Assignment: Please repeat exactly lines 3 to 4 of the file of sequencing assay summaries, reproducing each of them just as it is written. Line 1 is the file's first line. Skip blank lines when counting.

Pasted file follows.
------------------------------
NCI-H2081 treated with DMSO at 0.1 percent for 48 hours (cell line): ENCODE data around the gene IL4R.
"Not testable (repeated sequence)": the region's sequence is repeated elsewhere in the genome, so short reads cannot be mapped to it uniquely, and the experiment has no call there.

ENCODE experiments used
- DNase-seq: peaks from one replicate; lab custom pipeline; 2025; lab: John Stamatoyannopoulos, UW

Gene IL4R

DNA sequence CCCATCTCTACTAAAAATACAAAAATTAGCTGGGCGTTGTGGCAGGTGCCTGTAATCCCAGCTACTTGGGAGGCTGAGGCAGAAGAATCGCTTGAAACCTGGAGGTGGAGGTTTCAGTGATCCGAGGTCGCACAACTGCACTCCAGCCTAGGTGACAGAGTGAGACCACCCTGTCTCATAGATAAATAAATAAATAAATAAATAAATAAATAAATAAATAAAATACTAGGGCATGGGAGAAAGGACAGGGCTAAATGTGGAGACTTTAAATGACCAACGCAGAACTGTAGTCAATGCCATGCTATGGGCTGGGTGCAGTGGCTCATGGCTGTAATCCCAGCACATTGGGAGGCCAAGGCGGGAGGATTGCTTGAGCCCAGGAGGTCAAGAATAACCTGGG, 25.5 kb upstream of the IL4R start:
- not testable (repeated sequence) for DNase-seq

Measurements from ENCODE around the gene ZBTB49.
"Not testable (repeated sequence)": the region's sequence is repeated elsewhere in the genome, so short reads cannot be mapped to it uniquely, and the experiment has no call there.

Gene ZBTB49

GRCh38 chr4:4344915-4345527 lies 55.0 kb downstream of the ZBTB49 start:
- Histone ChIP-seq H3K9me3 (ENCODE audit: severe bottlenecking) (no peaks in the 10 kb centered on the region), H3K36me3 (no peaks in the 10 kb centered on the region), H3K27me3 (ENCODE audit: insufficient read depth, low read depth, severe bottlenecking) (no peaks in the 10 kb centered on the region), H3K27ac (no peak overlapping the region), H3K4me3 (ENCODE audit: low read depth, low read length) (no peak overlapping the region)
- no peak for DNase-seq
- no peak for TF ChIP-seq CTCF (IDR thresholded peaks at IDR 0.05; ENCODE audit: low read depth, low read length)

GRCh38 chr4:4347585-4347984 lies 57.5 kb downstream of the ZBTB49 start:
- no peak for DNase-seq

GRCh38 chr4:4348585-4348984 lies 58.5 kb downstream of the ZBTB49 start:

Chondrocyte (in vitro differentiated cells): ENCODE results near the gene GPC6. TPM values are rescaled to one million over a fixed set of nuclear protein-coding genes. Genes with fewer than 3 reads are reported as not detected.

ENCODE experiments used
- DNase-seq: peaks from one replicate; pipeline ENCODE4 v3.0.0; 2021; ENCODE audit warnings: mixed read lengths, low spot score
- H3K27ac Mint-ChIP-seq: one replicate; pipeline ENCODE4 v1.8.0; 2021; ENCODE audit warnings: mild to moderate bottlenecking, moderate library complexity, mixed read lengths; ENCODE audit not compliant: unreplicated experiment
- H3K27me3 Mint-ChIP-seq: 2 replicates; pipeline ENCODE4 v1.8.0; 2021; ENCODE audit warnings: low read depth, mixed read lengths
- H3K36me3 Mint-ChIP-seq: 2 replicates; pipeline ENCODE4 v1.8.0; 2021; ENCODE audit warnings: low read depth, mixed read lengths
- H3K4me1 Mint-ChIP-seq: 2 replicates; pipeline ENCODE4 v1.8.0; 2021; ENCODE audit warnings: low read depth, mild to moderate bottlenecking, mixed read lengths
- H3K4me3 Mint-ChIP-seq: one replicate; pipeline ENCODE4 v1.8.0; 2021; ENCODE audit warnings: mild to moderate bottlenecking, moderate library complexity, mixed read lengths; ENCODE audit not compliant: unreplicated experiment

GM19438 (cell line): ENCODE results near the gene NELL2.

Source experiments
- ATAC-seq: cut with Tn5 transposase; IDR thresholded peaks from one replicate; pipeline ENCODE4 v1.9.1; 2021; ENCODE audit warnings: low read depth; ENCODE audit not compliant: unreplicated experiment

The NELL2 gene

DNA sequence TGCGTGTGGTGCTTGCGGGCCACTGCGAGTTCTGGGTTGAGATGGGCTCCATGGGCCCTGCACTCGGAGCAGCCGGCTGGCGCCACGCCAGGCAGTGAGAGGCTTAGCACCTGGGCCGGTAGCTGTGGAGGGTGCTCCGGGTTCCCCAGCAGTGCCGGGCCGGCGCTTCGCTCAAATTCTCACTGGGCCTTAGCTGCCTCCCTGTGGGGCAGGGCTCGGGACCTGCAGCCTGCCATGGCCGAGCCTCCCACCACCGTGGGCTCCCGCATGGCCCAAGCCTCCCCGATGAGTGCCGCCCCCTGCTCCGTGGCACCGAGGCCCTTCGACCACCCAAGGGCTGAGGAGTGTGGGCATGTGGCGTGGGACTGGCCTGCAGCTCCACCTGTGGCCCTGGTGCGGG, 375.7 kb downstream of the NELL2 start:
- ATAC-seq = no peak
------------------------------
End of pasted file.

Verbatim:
ENCODE experiments used
- DNase-seq: peaks from one replicate; lab custom pipeline; 2025; lab: John Stamatoyannopoulos, UW